It is also more easily scalable than horizontal axis machines. For a start, horizontal axis machines need large towers. As the blades turn, gravity subjects them to a changing stress (compressed when rising, stretched when falling) that repeats for every rotation - up to 20 times a minute. Increasing the blades' thickness increases their weight and also the stress placed upon them.

In fact, the whole drive train needs to be stronger to cope with the heavier components. Since this is located inside the nacelle, at the top of the tower, it increases the height of the centre of gravity. In contrast, the blades of the Aerogenerator are relatively small and lightweight, and so suffer less fatigue.

Steady improvements - the design riddle

The conventional Darrieus turbine was patented in the US in 1931 and resembles a huge two-bladed egg beater. Vertical axis machines were developed in the US and Canada in the 1970s in response to the oil crisis, with Sandia National Laboratories eventually developing a 625kW 34m diameter research machine. Following the global triumph of short-term thinking when the oil prices dropped again, the research was largely abandoned.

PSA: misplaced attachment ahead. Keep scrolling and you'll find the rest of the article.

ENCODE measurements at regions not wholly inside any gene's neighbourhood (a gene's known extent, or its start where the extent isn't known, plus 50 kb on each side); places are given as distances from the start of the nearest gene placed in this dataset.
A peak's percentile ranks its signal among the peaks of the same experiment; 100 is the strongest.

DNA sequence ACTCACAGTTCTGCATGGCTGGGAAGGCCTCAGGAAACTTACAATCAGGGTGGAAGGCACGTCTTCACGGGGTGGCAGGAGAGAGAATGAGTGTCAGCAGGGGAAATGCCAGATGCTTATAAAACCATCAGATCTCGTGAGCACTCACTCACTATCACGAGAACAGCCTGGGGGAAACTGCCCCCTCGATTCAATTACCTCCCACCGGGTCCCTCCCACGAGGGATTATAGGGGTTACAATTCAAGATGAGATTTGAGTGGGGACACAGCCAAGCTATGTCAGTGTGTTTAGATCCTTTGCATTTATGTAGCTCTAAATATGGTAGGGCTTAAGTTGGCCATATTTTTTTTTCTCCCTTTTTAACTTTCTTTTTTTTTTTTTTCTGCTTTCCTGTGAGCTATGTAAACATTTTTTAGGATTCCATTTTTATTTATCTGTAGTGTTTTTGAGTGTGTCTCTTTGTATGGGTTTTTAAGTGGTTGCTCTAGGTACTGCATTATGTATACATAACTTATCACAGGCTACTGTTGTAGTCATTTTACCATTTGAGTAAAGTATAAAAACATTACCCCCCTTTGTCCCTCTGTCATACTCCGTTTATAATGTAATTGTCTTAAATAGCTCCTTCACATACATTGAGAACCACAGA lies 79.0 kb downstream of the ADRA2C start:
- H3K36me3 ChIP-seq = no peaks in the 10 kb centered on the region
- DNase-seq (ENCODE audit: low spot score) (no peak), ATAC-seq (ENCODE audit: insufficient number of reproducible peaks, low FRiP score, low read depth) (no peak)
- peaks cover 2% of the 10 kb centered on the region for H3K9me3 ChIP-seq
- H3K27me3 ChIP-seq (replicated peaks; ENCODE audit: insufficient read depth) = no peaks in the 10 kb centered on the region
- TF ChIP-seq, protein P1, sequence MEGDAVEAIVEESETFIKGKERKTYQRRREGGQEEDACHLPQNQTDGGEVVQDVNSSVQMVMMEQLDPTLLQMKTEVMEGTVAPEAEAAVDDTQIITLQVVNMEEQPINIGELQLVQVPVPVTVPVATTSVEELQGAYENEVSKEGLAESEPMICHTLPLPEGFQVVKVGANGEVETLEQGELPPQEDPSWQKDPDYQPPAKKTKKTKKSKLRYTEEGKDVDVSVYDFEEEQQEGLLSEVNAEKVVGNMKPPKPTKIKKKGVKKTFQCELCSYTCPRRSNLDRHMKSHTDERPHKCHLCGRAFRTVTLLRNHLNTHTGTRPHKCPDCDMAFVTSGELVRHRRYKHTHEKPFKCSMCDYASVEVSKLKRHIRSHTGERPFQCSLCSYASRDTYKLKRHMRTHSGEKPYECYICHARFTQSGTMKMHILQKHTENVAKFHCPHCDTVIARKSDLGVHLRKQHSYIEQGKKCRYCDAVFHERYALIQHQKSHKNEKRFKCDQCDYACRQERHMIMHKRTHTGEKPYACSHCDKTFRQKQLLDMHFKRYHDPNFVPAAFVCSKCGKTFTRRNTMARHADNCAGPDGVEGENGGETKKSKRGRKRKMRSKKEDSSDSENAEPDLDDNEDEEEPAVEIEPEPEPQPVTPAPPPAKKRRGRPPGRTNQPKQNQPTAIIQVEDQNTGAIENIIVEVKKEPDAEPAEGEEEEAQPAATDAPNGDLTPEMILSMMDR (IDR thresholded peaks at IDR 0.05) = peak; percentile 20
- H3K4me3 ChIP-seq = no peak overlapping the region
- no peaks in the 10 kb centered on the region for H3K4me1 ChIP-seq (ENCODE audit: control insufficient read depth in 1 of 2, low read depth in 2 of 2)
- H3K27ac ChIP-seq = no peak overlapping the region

"The European Wind Energy Association would like to
see 40GW installed by 2020."

The NOVA project has taken up where the US research left off. The six-year project is funded by the ETI Partnership, with the detailed design now approved. Contributors include Cranfield University (aeronautic structural and materials, and offshore support structure), Sheffield and Strathclyde Universities (drive train and power systems), QinetiQ (aerodynamic performance), the Centre for Environment, Fisheries and Aquaculture (environmental impact), James Ingram & Associates (offshore wind farm development) and OTM Consulting (project management).

Wind tunnel tests have demonstrated a 5kW Aerogenerator, and early designs planned a 144m-high structure generating up to 5MW. Recent improvements have doubled the estimated power of the Aerogenerator X to 10MW while halving the weight. A full-sized version is now being built by a cooperative effort at Arup, Rolls-Royce, BP, Shell, Grimshaw and Cranfield University. The first machines will stretch around 275m from blade tip to tip and should be built by 2014. According to Theo Bird, founder of Wind Power Limited, the design should scale up to 20MW or more. The company also foresees underwater versions of the Aerogenerator to derive power from waves and tides.